Women — two attitudes
Milli Gazette Online
Recently a photograph of a woman wearing a bindi with a caption caught my eye; “A Taslima Nasreen could not have been born or have become(one) in any South Asian country other than Bangladesh, especially not in India. India would never have produced (such) a Muslim Woman”(unquote). This lady, Lubna Marium, a Bangladeshi dancer, writer and ICCR fellow in India, prides herself on this fact. She feels that the Indian woman has no voice, and when asked by the reputed paper's reporter as to what should be done for the Indian Muslim woman, she answered, “Take her to Bangladesh and show her the women there, or give her a voice so that she can speak out without fear”(unquote). One may well squirm and see her attitude and words but one is also acutely conscious of the fact that the media is so gleefully happy to catch such ‘copy’ for their paper. Like the Devil who quoted the scriptures in the Biblical story of the testing of Jesus, we have here this lady constantly invoking the Qur’an for her theories. About the burka she says that it is not "mandated (sic) in the Koran" whatever that means, it is merely the interpretation of the mullahs says Lubna Marium. In recent times we have had quite a few instances in which the senses have been shocked and the eye lowered in shame at the behaviour of our sisters. If the majority of us have been outraged at the turn-around by Zahira Sheikh, there have been one or two voices of sympathy which urged the powers and the community to give her support and let her speak without fear. I feel baffled as to how a climate of absolute safety be ever created in a multiracial, multireligious society? Tagore dreamed of a country ‘where the mind is without fear’. It is ultimately the country of our own minds, our inner souls. If we study the acts of bravery in history we know that there was no outside agency that provided courage. It came from within. And courage is always founded on belief, pure, sure, strong belief. So, what fear are we talking about here? What fear does the Indian Muslim woman have in speaking her mind if she is speaking the truth and with Iman? Nothing that I can think of. The only fear that is of the most primal nature is the fear of death. Perhaps that may be Zahira's fear. But if one believes that death is in the hands of the Creator only and will come when He wills, then we subsume that fear even in the will of God.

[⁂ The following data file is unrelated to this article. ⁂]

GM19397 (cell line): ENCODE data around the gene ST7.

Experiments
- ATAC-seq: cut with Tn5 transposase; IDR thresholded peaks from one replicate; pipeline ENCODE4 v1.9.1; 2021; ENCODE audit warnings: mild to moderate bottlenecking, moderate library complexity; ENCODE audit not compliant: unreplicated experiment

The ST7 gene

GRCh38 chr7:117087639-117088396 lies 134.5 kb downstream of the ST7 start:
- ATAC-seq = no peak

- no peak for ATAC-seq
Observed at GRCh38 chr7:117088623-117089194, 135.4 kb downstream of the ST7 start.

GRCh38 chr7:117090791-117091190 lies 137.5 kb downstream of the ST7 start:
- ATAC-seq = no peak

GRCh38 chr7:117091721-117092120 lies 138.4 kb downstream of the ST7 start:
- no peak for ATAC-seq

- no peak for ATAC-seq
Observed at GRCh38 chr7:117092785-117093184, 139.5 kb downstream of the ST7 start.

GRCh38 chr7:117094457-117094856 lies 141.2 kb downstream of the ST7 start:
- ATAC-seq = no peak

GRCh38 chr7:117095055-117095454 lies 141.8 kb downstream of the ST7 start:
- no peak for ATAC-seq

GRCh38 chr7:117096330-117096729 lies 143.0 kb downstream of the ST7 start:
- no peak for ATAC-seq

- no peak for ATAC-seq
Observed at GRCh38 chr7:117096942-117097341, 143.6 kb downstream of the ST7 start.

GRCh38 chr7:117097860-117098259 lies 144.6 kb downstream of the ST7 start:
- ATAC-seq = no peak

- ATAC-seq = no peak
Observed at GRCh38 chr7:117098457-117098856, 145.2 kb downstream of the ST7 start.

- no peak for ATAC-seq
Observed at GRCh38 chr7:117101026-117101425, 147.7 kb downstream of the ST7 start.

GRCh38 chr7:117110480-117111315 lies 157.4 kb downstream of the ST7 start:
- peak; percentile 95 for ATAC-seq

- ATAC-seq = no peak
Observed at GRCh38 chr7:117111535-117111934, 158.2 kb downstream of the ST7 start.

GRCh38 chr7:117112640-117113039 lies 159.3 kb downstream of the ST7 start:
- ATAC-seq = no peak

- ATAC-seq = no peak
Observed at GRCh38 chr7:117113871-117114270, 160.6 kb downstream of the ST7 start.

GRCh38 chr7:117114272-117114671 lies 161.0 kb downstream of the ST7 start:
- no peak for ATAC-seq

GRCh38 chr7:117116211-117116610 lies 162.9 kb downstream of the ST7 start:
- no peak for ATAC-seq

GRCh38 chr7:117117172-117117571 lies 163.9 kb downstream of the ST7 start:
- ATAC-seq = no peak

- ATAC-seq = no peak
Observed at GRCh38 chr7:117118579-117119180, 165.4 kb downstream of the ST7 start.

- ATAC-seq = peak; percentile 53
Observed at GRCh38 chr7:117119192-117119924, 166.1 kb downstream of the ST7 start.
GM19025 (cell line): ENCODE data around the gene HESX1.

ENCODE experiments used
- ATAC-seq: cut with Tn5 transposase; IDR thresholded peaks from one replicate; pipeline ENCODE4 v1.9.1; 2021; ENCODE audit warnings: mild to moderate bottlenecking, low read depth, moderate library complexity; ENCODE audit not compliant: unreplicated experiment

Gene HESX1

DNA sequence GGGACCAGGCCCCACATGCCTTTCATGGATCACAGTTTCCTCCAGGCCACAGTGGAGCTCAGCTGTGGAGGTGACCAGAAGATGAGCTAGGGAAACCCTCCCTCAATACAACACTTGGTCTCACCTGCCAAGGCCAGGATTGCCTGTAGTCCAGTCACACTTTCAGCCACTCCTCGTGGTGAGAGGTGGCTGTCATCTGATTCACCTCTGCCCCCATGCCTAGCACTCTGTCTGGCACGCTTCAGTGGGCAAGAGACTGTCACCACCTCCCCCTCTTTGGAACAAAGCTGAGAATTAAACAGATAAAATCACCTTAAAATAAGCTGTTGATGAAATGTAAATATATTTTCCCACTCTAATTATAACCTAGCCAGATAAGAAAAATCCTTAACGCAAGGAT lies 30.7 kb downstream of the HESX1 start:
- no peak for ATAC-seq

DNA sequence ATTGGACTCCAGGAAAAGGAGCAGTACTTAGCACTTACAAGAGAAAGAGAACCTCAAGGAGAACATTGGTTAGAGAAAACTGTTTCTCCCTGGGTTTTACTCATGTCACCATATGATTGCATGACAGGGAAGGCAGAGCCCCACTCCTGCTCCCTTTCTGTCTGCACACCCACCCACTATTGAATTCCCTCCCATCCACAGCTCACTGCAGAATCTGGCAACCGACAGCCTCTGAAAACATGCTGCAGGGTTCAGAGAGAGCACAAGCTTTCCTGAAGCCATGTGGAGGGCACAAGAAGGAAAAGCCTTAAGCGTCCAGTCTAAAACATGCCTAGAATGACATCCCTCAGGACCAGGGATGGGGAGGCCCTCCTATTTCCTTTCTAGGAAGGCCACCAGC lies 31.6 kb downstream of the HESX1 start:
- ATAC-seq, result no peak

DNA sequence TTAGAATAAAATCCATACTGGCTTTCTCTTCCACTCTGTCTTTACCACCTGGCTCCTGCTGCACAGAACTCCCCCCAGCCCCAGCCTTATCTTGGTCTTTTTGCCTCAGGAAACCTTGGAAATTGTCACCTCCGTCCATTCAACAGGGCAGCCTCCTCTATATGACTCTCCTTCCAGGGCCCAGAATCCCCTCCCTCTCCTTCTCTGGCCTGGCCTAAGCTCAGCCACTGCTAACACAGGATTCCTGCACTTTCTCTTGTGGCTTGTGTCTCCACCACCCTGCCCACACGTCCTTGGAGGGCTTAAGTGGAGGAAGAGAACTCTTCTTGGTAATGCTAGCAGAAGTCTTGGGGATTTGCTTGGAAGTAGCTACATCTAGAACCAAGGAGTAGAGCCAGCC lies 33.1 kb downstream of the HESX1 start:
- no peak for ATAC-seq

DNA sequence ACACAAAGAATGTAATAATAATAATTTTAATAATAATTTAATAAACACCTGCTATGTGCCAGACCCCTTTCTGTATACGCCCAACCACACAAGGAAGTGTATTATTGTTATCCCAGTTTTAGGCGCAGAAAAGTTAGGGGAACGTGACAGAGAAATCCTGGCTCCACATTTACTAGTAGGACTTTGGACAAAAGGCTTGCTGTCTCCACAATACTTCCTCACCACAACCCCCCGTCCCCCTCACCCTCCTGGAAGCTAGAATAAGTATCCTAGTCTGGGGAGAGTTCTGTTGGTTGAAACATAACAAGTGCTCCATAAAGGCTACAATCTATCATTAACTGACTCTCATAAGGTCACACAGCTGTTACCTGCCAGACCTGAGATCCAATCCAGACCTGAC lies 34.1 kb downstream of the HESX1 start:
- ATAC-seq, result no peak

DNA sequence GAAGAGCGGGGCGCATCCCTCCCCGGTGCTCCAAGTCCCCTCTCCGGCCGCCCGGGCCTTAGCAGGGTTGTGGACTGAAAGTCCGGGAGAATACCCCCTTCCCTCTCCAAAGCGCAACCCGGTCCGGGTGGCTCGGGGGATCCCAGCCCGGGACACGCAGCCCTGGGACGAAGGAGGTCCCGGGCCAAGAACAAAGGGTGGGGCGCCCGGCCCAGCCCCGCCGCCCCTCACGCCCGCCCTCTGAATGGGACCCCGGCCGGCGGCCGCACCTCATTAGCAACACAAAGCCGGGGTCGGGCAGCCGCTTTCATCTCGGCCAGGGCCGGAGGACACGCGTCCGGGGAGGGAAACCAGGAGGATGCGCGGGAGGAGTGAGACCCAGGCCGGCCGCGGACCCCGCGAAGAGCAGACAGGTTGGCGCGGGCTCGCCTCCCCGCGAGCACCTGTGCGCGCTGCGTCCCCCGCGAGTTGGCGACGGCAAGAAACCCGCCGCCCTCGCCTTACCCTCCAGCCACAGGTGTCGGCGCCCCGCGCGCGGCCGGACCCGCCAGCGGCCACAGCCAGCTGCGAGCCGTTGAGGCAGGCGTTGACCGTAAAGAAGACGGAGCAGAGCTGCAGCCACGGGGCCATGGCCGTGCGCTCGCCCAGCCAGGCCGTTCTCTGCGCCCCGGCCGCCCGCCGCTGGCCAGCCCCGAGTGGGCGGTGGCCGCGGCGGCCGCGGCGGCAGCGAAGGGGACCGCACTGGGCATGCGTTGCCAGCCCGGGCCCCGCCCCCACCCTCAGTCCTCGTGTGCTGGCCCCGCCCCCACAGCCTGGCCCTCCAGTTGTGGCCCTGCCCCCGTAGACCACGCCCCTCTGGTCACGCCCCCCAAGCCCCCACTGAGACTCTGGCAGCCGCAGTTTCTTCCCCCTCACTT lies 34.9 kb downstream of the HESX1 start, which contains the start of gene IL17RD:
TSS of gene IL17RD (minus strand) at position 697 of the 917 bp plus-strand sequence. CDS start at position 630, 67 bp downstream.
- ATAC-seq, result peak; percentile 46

It is a lamentable and sad fact that those who cause the most grievous injury to Islam are the half-informed ones and those who put their self, their desires, before the will of the Almighty. The desire for fame, wealth leads them to flaunt themselves, to draw attention to their ‘beauty’ which is behind the desire to avoid the hijab, and behind every attempt to raise voices in rebellion against basic Islamic rules is a gratification of the self. I hasten to add that my intention is not to deride those ladies who have fought for their rights, not at all. Their efforts have been praiseworthy. But it is extremely irksome to read the comments of the likes of Lubna Marium, and my brief article is focused primarily on the 'copy' that she provided to a reputed, large circulating paper.
Nishat A. Hussaini, Gulbarga
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